The High-Z Universe

Understanding the physics and tracing the cosmic history of the galaxy mass assembly is one of the main open questions of galaxy formation and evolution. Despite the tremendous progress in observational cosmology, the accuracy in the estimate of cosmological parameters and the successful convergence on the LambdaCDM cosmological model, the mechanisms leading to the birth and the evolution of galaxies are still poorly known.

The empirical approach adopted is the investigation of galaxy formation and evolution to search for and to study the populations of distant galaxies.
Samples selected in the optical bands allow to cull star-forming galaxies where the redshifted ultraviolet (UV) radiation is dominated by hot, massive and short-lived stars. However, optical samples are affected by severe biases due to the strong influence of dust extinction and to the wide range of shapes of the spectral energy distributions (SEDs) depending on the level of star formation activity and on the age of the galaxy.
At longer wavelengths, the above problems are alleviated, as the rest-frame near-infrared radiation is dominated by low mass, long-lived stars. Also, the shapes of the SEDs in such a spectral range are very similar for all galaxy types, and the effects of dust extinction become less severe.

In addition, the rest-frame near-IR luminosity is known to correlate with the galaxy mass. The above advantages make galaxy samples selected in the near- (e.g. K-band at 2.2mum) or, even better, in the mid-IR (e.g. 4-8mum, now possible with the Spitzer Space Telescope) more suitable than optical samples to investigate galaxy evolution and, particularly, the history of galaxy stellar mass assembly.

At OAPd we are deeply involved in many ongoing survey projects as GOODS, GMASS, COSMOS and others, aimed at mapping the galaxy populations as a function of redshift and environment. These projects are establishing the observational facts that theoretical modelling will try to reproduce, ensuring full multiwavelength coverage from X-rays to radio making use of all main observational facilities worldwide, both on the ground and in space. Moreover, data from previous IR mission, i.e., the ISO mission which also involved people from OAPd, are now reduced and published.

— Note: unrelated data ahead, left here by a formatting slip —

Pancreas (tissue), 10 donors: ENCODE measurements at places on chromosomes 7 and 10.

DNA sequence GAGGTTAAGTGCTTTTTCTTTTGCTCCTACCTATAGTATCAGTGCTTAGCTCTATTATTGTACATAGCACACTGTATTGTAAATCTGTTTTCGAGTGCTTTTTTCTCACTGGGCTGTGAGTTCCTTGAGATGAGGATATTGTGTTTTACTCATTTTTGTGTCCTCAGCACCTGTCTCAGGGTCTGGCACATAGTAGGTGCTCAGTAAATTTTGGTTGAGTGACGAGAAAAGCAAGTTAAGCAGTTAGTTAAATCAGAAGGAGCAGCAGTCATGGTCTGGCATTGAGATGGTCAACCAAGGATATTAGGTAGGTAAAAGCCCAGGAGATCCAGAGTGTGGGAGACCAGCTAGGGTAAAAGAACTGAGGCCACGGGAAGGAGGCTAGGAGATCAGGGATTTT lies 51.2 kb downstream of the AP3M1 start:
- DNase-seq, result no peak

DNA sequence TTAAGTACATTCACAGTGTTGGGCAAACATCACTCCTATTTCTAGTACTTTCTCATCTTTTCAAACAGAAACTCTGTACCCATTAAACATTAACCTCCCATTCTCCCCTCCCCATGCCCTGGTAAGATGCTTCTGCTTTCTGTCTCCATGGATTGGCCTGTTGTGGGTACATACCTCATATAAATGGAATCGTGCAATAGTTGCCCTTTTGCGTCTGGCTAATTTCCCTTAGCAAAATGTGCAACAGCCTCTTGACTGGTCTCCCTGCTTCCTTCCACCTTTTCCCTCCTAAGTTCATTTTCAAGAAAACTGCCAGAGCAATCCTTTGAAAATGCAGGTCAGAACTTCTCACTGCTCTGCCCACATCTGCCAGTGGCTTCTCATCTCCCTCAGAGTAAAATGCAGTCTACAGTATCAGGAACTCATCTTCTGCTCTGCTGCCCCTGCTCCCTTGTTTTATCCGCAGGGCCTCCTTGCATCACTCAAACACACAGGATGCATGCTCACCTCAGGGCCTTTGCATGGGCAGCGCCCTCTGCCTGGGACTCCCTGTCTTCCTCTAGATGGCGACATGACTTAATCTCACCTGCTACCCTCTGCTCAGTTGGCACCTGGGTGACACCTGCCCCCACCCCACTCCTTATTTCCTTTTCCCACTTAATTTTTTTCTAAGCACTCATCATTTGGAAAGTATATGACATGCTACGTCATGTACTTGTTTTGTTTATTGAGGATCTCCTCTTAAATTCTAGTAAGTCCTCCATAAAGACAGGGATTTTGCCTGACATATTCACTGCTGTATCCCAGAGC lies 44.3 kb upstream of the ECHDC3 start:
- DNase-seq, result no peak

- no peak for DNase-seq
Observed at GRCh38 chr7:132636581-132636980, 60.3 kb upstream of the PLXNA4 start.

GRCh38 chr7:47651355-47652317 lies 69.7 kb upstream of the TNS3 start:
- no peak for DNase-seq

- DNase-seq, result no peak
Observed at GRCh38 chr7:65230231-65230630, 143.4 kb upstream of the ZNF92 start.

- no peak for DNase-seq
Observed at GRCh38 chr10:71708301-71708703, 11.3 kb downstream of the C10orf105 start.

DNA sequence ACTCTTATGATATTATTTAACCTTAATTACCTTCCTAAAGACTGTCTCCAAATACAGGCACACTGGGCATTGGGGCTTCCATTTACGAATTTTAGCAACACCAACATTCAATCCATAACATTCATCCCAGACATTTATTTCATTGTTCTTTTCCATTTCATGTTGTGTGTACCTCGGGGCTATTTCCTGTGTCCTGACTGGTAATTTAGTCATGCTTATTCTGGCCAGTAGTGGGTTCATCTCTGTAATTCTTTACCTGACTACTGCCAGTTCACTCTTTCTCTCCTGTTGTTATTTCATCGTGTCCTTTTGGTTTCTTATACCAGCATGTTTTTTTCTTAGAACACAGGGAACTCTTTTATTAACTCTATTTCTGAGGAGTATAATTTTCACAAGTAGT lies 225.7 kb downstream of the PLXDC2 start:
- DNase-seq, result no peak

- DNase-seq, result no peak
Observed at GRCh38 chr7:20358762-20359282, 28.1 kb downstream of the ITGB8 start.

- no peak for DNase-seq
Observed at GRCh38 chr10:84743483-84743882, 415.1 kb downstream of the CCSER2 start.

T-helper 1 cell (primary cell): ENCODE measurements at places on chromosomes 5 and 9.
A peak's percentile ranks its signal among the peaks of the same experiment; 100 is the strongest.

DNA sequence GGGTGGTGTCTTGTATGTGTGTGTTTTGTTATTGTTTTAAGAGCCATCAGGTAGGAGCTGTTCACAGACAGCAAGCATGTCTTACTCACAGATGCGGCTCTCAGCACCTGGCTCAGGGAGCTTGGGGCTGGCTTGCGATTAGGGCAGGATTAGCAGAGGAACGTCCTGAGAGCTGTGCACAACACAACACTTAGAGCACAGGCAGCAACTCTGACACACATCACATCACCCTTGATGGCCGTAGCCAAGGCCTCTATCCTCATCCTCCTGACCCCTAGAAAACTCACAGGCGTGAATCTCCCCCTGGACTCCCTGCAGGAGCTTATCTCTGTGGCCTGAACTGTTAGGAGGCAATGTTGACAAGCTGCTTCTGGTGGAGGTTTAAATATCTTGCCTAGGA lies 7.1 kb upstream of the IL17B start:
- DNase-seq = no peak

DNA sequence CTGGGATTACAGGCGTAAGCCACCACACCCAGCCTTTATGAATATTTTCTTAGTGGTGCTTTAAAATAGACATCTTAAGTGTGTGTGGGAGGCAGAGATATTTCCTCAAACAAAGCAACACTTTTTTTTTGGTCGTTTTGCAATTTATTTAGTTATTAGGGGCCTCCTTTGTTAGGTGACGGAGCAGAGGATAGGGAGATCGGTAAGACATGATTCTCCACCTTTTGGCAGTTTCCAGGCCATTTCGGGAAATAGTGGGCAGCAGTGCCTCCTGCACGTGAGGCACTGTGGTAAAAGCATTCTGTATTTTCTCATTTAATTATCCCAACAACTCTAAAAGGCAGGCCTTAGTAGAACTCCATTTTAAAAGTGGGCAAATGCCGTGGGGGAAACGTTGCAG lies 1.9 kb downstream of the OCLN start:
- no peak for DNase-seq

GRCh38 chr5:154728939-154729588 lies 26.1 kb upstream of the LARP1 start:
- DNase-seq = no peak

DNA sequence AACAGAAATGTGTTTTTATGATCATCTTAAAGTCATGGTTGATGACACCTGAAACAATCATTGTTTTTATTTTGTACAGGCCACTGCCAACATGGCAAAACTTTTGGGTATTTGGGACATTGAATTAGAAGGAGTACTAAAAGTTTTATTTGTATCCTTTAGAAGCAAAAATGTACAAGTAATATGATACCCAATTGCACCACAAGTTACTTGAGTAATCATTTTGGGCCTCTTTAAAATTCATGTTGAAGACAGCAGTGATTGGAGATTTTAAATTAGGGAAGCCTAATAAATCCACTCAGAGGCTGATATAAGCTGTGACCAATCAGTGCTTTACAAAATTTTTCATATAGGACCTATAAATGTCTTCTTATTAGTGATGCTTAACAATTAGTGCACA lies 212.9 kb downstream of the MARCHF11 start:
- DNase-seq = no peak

These observations allowed us to deep our knowledge on the IR and far-IR luminosity functions (LF), which have long been used to constrain galaxy formation models and to quantify star formation and evolution both in luminosity and in density. Thanks to our ISOCAM, optical/near-IR observations and spectroscopy we presented the 60 micron LF and the bi-variate 15 micron LF, one of the few determinations based on ISO data, of a sample of galaxies on which numerous study of galaxy evolution still rely. Despite the fact that our redshift range exceeds 0.3, and our 60micron LF extends up to log(L60)=12, does not show any evidence of evolution.

The high-z Universe -PAST STUDIES

News – MEDIA INAF

Il notiziario online dell'Istituto Nazionale di Astrofisica
  • Un nuovo studio per una scoperta non così nuova: l’individuazione della materia barionica “mancante”. Trovata ora da un team guidato da Orsolya Kovacs del CfA di Harvard, ma in realtà già individuata da Fabrizio Nicastro dell’Inaf di Roma e colleghi l’anno scorso

  • Una serie di 25 articoli pubblicati su Astronomy & Astrophysics, molti dei quali firmati anche da ricercatrici e ricercatori dell’Inaf e dell’Università di Bologna, getta nuova luce su molte aree di ricerca, fra le quali la fisica dei buchi neri e lo studio dell’evoluzione degli ammassi di galassie

  • Faglie profonde solcano la superficie della cometa 67P/Churyumov-Gerasimenko. Faglie originate da deformazioni meccaniche. Un articolo pubblicato oggi su Nature Geoscience, firmato tra gli altri da ricercatori dell’Istituto nazionale di astrofisica e dell’Università di Padova, le analizza a un livello di dettaglio mai raggiunto prima

  • Gli scienziati ipotizzano che alle temperature e densità estremamente elevate alle quali si verifica la fusione di due stelle di neutroni possa avvenire una transizione di fase nella quale i neutroni si dissolvono nei loro costituenti: quark e gluoni. Due gruppi di ricerca internazionali mostrano come ci dovremmo aspettare la firma di una tale transizione di fase nell’onda gravitazionale prodotta dall’evento

  • Come abili surfisti, le particelle di vento solare con la giusta velocità possono “prendere” l’onda di plasma, sottraendovi energia. Un processo noto come smorzamento di Landau, mai misurato prima in un plasma astrofisico

  • Nebulose luminose che si formano quando i getti espulsi dalla stella appena nata collidono con il materiale circostante. L’immagine è del telescopio spaziale Hubble di Nasa ed Esa

Edu INAF - Risorse e iniziative per la scuola e la società dell'INAF

Go to top

We use cookies to improve our website and your experience when using it. Cookies used for the essential operation of the site have already been set. To find out more about the cookies we use and how to delete them, see our privacy policy.

I accept cookies from this site.

EU Cookie Directive Module Information